That money will probably be spent in the name of the local Republicans on their favored candidates and issues. It won’t say “Chevron” or “Phillips” on it when it’s spent; it may even be transferred again to an even more obscure political action committee before it is spent.

We don’t want or need big oil interfering in our local elections, just as we don’t want Russia and China interfering in our national elections.

Vote Democrat. They care about you and your family, not just about corporations and profits.

Amy Mckay

The Editor: 

Over the past few years, our state legislature has increased many fees while telling us that they “didn’t raise taxes.”  While this may get votes, I would argue that an increased fee is the same thing as a tax – money out of my pocket and into the Olympia quagmire.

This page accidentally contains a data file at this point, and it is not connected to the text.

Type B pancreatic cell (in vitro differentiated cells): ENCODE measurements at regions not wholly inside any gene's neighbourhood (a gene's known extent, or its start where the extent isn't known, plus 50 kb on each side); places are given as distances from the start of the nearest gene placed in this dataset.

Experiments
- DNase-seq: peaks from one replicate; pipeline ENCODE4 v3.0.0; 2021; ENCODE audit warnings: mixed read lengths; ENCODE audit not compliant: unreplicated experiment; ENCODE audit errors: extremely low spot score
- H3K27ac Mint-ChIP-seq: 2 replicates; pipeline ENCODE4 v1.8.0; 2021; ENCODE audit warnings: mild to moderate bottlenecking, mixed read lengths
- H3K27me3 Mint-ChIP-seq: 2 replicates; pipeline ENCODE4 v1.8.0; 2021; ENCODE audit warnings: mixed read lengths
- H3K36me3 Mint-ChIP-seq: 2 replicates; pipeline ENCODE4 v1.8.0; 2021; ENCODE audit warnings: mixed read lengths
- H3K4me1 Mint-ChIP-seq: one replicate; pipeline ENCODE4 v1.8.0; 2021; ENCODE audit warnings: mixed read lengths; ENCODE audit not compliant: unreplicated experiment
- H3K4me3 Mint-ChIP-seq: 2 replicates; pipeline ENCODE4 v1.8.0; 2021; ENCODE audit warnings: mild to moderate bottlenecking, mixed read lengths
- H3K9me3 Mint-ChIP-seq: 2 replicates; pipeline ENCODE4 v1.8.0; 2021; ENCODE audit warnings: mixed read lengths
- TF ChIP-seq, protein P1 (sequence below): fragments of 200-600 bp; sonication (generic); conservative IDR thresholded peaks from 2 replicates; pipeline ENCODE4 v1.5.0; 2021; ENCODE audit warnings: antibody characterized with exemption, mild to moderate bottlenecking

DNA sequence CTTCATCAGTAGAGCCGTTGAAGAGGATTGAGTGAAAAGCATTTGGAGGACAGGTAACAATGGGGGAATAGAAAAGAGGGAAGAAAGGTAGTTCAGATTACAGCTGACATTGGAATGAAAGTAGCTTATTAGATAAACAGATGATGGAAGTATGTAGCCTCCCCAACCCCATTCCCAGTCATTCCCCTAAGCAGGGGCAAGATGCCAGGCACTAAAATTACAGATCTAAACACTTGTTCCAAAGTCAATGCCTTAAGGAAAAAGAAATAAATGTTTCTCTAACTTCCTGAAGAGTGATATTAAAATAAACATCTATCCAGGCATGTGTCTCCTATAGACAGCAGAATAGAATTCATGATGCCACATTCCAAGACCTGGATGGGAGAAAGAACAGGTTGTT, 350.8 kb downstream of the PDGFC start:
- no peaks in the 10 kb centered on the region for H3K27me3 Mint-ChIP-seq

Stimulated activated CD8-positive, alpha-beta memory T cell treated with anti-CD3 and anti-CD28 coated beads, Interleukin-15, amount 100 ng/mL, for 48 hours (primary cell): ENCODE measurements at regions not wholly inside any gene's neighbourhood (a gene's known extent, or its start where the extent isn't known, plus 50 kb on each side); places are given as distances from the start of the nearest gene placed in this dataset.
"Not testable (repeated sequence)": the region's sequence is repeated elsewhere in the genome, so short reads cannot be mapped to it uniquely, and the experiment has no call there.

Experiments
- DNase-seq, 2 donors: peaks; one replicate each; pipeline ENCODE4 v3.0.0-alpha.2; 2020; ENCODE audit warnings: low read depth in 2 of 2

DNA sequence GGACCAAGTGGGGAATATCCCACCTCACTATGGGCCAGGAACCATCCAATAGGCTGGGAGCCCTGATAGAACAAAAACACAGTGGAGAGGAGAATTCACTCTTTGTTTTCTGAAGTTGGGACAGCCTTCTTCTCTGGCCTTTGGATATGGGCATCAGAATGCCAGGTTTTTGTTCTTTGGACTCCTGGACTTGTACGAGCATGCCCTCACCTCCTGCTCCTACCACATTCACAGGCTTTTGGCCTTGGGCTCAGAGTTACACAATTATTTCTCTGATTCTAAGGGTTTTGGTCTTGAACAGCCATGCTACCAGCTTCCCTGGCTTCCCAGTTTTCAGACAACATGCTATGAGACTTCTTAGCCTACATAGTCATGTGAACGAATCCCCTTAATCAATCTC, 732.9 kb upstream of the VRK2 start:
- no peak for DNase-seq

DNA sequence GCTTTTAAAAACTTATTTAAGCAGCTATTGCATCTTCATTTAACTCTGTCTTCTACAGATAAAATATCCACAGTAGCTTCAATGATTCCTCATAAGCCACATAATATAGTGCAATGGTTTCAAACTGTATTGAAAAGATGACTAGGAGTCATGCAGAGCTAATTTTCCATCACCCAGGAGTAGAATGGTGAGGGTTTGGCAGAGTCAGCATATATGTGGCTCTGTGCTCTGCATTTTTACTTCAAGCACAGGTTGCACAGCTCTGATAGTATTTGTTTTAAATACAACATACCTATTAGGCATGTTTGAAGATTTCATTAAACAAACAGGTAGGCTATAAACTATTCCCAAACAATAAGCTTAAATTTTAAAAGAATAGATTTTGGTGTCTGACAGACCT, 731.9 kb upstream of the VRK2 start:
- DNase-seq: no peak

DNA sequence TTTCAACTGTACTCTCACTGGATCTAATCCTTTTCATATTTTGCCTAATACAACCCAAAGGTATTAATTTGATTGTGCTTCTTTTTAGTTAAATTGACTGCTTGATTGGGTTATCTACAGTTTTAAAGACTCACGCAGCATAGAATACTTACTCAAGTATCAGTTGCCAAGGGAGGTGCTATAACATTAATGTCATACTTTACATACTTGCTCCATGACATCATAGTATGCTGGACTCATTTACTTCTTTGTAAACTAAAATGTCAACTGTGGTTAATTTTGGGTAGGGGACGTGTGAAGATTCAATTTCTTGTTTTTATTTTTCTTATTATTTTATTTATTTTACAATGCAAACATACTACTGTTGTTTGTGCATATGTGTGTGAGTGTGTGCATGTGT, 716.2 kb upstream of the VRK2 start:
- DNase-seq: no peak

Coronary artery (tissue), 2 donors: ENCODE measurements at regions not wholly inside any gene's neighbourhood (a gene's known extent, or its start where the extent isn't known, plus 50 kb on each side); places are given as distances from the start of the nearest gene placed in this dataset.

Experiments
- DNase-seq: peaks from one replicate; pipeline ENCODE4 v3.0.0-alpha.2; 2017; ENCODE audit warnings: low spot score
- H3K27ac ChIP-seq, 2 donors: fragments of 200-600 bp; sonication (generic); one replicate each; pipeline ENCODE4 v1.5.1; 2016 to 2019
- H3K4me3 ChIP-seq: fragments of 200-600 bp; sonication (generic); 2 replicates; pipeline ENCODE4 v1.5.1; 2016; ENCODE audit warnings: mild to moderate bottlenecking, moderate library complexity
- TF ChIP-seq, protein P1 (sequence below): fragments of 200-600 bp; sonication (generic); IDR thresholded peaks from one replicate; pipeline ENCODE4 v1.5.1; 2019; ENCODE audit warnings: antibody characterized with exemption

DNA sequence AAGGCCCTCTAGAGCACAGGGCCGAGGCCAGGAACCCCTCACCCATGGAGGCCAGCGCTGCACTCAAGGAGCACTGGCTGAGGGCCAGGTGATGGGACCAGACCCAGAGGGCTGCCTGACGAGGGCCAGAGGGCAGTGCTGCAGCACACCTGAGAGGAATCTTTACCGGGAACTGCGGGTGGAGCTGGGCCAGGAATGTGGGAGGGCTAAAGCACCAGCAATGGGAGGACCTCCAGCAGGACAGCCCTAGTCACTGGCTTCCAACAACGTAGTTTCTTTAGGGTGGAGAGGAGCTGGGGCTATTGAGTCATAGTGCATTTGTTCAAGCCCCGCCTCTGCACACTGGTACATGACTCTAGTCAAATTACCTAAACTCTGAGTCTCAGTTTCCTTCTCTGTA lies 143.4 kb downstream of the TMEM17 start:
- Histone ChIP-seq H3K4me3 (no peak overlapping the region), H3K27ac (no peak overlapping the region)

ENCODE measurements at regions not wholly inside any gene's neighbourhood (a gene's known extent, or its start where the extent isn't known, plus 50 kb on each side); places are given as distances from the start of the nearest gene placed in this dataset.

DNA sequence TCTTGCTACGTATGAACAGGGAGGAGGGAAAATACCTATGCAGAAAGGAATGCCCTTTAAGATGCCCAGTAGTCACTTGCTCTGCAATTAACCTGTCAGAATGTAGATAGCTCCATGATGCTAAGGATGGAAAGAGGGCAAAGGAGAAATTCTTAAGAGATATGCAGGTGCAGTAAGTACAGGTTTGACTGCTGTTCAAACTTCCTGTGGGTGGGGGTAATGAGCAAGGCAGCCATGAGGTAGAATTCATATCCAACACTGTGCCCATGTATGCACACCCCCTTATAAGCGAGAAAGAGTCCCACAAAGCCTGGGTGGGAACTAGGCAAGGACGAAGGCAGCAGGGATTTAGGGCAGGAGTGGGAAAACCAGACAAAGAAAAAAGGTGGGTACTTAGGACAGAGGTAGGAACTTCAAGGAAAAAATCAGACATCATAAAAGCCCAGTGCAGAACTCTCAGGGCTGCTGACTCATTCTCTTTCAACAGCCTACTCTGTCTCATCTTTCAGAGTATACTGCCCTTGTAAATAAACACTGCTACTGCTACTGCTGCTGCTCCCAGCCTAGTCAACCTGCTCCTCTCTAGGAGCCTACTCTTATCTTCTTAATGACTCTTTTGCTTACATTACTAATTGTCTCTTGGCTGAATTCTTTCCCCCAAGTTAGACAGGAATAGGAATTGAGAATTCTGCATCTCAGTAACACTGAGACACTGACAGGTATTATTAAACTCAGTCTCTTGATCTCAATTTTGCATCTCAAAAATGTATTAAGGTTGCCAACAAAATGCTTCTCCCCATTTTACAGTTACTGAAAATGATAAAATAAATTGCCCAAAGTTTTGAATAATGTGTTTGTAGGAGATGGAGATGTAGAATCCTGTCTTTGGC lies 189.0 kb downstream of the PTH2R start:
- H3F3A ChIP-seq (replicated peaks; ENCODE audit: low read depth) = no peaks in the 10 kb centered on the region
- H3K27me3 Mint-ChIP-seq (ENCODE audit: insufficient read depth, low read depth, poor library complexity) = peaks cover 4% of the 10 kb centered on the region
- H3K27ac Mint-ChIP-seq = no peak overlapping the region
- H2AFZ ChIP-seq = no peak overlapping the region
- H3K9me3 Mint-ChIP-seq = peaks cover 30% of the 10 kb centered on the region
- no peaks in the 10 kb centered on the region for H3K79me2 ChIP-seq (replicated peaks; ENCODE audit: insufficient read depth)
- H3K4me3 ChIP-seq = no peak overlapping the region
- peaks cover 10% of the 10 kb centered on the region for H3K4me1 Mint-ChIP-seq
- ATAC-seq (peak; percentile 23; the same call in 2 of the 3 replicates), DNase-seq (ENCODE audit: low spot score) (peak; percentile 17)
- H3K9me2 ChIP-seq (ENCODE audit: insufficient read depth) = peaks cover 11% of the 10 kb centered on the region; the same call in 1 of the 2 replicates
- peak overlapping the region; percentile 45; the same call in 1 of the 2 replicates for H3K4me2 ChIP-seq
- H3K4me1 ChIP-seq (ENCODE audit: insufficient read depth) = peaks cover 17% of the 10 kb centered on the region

An example of this is the increase in vehicle registration fees.  Voters capped these fees years ago, but did you notice about a year or so ago that your vehicle registration fee almost doubled without our vote, and contrary to the ballot measure?

Another new fee happens when you sell a vehicle, you have to pay $8.75 to simply tell the state that you sold your car.  Check your car title and you will find that the vehicle report of sale is supposed to be filed for free.  Did you hear about this fee increase in the news?

Another example is our state park fees.  They used to be free. Now you must purchase a $30 Discover Pass.  These fees impact regular people far more than the wealthy, so I believe they are a regressive tax.  They were passed very quietly, and now we all have to pay them.

Luanne Van Werven has communicated to me her objection to these types of fees, and has said she will work to eliminate them.  If for no other reason than to bring some sanity back into the fees we pay to visit our own parks and drive on the roads that you and I already paid for, I will be voting for Luanne this year, and encourage everyone to ask themselves if they want someone in Olympia standing against the subtle increases in fees we pay.

Brian Smith